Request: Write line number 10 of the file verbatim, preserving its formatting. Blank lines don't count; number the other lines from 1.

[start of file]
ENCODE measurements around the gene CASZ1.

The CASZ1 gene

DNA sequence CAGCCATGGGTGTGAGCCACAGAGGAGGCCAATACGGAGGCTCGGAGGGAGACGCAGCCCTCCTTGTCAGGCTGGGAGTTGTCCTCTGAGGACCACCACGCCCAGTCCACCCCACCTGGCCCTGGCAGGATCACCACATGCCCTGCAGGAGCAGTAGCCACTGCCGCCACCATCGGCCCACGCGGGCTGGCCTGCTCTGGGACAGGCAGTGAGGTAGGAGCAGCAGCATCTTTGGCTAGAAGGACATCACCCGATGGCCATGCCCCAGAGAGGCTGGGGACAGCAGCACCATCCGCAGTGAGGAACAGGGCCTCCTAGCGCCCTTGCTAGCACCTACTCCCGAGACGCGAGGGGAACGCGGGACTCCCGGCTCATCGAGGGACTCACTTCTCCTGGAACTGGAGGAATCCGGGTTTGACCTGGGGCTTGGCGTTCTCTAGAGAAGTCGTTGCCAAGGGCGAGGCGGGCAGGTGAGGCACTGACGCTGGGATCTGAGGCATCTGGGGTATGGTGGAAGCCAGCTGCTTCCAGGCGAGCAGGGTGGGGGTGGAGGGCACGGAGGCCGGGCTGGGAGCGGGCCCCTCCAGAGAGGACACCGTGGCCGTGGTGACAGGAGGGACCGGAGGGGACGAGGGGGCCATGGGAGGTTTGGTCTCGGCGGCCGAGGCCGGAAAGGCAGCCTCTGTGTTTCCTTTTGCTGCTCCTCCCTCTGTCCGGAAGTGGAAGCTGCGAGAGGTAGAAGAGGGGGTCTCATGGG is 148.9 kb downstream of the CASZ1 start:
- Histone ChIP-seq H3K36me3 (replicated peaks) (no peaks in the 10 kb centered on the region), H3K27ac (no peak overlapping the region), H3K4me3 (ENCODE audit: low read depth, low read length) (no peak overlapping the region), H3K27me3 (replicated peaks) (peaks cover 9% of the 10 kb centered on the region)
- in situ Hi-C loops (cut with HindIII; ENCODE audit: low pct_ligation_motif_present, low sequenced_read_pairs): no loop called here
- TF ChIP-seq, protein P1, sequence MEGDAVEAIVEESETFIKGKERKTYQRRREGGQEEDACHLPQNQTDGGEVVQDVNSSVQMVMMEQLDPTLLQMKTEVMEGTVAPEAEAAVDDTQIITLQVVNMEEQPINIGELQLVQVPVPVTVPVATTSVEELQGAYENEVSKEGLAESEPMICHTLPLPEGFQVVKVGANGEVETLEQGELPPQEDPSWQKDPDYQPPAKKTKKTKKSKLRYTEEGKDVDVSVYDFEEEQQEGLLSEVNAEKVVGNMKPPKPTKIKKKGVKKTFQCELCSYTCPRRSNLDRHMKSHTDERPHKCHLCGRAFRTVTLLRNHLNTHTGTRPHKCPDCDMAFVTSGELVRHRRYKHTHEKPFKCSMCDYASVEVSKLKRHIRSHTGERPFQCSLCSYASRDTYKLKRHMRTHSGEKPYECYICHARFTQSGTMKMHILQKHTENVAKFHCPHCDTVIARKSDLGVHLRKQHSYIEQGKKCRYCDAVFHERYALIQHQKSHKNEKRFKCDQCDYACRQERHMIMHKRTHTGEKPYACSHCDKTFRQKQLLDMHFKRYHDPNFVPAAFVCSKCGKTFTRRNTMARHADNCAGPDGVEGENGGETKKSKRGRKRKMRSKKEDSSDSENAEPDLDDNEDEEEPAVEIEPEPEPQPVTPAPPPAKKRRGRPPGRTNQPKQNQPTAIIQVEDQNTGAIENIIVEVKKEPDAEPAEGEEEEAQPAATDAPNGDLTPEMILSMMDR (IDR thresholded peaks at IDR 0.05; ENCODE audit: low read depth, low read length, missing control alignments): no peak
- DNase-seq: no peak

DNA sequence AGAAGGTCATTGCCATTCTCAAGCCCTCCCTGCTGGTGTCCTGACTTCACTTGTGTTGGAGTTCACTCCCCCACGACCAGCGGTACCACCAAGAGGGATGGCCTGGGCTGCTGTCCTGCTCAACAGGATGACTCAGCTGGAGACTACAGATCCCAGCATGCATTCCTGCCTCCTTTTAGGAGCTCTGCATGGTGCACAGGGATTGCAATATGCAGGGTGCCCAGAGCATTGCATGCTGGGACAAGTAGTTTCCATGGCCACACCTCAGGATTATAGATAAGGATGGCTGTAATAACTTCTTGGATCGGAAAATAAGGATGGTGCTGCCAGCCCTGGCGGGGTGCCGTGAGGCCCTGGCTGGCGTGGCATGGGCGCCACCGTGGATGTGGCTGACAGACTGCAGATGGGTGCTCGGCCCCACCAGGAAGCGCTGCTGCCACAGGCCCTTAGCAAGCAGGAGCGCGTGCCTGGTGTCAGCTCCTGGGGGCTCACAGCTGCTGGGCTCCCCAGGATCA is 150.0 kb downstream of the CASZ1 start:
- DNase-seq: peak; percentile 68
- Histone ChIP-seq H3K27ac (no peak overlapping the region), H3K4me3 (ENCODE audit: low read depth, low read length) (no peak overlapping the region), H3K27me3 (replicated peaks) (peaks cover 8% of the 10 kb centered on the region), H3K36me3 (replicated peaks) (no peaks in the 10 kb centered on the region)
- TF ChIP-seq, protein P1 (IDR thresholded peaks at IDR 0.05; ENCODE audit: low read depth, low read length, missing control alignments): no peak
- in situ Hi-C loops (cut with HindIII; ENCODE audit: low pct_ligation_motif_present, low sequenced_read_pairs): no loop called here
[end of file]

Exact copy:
- Histone ChIP-seq H3K27ac (no peak overlapping the region), H3K4me3 (ENCODE audit: low read depth, low read length) (no peak overlapping the region), H3K27me3 (replicated peaks) (peaks cover 8% of the 10 kb centered on the region), H3K36me3 (replicated peaks) (no peaks in the 10 kb centered on the region)